Logstash Grok Filter failure with match

Unfortunately I'm stuck with some Logstash basics. I want to use Logstash to get logs from a Sophos UTM and do something with the data. I already tried different things from the documentation, only with little success tagging is working.

Message string:

<30>2019:10:22-11:11:37 sophos-utm httpproxy[18718]: id="0003" severity="info" sys="SecureWeb" sub="http" name="http access" action="pass" method="CONNECT" srcip="" dstip="" user="dummy" group="" ad_domain="DOM" statuscode="407" cached="0" profile="REF_HttProContaInterNetwo (Connections DOM)" filteraction=" ()" size="2487" request="0xd95a2700" url="https://api1.origin.com/" referer="" error="" authtime="62" dnstime="0" aptptime="0" cattime="0" avscantime="0" fullreqtime="968" device="0" auth="2" ua="Mozilla/5.0 EA Download Manager Origin/" exceptions=""

My testing pattern configuration:

SOPHOS_MODULE >.*\d{4}:\d{2}:\d{2}-\d{2}:\d{2}:\d{2}\s?\s\b(?:[0-9A-Za-z][0-9A-Za-z-]{0,62})(?:\.(?:[0-9A-Za-z][0-9A-Za-z-]{0,62}))*(\.?|\b)\s%{WORD}
SOPHOS_SRCIP srcip=\"%{IPV4}\"

Do i need to use the


or not? Because the json output (kibana) contains it with backslash in the message string.

My logstash filter (inputs / outputs are separated and working):

filter {
    grok {
        match => {"message" => "(?<date>\d{4}:\d{2}:\d{2}-\d{2}:\d{2}:\d{2})\s%{HOSTNAME:hostname}\s.*\[(?<ID>\d+)"}
        add_tag => ['vendor_sophos', 'catecory_firewall']

    if "vendor_sophos" in [tags]

             patterns_dir => "/etc/logstash/patterns"
             match => {
                         "message" =>"%{SOPHOS_MODULE:sophos_utm_module} %{SOPHOS_SRCIP:sophos_httpd_sccip}"

             add_tag => ['filter_works']

If I try to run this example I got the result tagged as "_grokparsefailure". If I change it a little bit to just:

"message" =>"%{SOPHOS_MODULE:sophos_utm_module}"

The grokparsefailure is gone and the tag "filter_works" is set correctly. But the sophos_utm_module field has incorrect values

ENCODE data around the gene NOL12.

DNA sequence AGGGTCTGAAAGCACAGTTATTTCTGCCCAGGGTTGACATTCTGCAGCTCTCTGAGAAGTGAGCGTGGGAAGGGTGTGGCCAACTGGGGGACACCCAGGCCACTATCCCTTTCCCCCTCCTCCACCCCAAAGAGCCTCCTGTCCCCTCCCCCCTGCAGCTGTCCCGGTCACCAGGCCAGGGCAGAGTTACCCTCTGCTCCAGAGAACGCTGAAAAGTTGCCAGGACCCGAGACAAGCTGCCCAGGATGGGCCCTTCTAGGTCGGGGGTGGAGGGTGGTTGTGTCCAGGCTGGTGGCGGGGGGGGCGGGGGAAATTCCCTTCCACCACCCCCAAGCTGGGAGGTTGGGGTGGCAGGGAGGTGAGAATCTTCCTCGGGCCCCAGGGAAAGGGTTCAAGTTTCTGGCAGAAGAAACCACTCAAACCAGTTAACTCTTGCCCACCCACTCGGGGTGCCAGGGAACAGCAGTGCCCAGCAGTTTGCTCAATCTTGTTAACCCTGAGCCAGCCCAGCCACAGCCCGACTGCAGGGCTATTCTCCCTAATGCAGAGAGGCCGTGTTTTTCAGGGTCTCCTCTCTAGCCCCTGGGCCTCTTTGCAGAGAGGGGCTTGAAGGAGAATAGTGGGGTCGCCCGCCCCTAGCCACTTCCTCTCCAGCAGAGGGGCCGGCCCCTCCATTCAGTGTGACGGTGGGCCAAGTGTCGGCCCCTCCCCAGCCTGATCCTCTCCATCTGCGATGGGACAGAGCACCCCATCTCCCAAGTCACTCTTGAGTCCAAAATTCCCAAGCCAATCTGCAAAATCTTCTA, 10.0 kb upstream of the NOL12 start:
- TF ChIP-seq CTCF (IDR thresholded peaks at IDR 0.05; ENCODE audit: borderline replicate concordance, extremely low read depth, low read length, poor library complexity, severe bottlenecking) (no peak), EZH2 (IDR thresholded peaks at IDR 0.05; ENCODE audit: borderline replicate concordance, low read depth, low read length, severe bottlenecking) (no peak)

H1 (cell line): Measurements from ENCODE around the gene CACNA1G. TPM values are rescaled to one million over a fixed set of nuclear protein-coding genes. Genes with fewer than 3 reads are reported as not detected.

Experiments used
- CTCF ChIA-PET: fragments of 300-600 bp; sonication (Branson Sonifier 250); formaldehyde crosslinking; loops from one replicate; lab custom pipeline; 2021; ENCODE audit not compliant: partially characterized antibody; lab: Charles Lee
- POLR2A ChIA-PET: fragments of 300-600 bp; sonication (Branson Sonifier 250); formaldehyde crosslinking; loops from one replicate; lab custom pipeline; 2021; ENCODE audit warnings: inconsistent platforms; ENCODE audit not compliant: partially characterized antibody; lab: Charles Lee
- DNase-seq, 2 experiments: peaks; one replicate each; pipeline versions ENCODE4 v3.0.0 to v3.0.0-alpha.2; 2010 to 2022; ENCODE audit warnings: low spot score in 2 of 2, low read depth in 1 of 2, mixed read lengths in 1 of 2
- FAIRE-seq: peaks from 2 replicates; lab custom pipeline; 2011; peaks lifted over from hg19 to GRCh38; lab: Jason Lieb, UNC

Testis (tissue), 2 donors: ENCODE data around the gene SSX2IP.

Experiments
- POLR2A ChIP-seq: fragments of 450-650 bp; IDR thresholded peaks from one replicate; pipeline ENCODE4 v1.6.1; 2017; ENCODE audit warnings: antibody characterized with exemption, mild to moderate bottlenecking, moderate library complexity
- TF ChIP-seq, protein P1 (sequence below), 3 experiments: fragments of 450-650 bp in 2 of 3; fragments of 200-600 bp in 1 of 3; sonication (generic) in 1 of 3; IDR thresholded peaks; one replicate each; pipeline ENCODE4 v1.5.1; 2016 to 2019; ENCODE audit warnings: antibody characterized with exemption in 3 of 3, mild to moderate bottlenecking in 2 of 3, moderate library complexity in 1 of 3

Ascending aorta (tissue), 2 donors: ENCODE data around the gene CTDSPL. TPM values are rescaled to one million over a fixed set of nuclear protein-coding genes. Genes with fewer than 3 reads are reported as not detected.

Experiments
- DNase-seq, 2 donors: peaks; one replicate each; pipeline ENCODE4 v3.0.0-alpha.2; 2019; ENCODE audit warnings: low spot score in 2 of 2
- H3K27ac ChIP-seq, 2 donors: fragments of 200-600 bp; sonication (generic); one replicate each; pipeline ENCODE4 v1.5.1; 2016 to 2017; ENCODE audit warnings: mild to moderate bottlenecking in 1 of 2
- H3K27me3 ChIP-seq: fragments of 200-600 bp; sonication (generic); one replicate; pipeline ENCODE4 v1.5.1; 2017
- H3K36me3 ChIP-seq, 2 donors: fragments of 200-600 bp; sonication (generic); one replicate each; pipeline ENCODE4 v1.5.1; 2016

"sophos_utm_module": ">2019:10:22-11:13:25 sophos-utm httpproxy",

It should be just "httpproxy", tested well with http://grokdebug.herokuapp.com/

So one problem is, the filter is not working properly (one match ok, two matches are failing) and the second problem is the value of the field.

Thanks in advance for hints on how to solve this.

Stop using grok. You could dissect that.

    dissect { mapping => { "message" => "<%{pri}>%{[@metadata][timestamp]} %{hostname} %{program}[%{pid}]: %{[@metadata][restOfLine]}" } }
    date { match => [ "[@metadata][timestamp]", "YYYY:MM:dd-HH:mm:ss" ] }
    kv { source => "[@metadata][restOfLine]" }

First thanks for your input.

Do you thing dissect is the best way to archieve the goal? Because the log line changes from time to time with different sub (apache, firewall, reverse proxy for publishing, captive portal, VPNs, ...) Nearly every sub has it own log line (with various parameters).

The documentation from elastic mention that dissect and grok can be used together for this case. Maybe you are familiar with that?

For the moment i have a mulitple match via grok running, the problem was a needed restart of logstash, the automatic reload was not enough.

Yes. If all of your log lines have a common prefix (like "<30>2019:10:22-11:11:37 sophos-utm httpproxy[18718]: ") then you can use dissect to pick that apart, and then go after the rest of the message (what I called [@metadata][restOfLine]) with grok or other filters. So basically what I posted demonstrates exactly that.

Thank you again for this, this works for me.

One last question:
How to you differ the sources/endpoints which are sending logs to logstash with one input configured (e.g. 514 syslog). The endpoints (cisco,hp,utm,pfsense, ....) sends their log data so what is a good practice to tag the logs and filter it afterwards? In different documentations there are examples for one single input with a single filter.

syslog messages will include a hostname or IP address, so as a first level of tagging you could use a translate filter to map the hostname to a system type. However, syslog data is basically unstructured, so you will end up doing a lot of pattern matching even once you know the system type.

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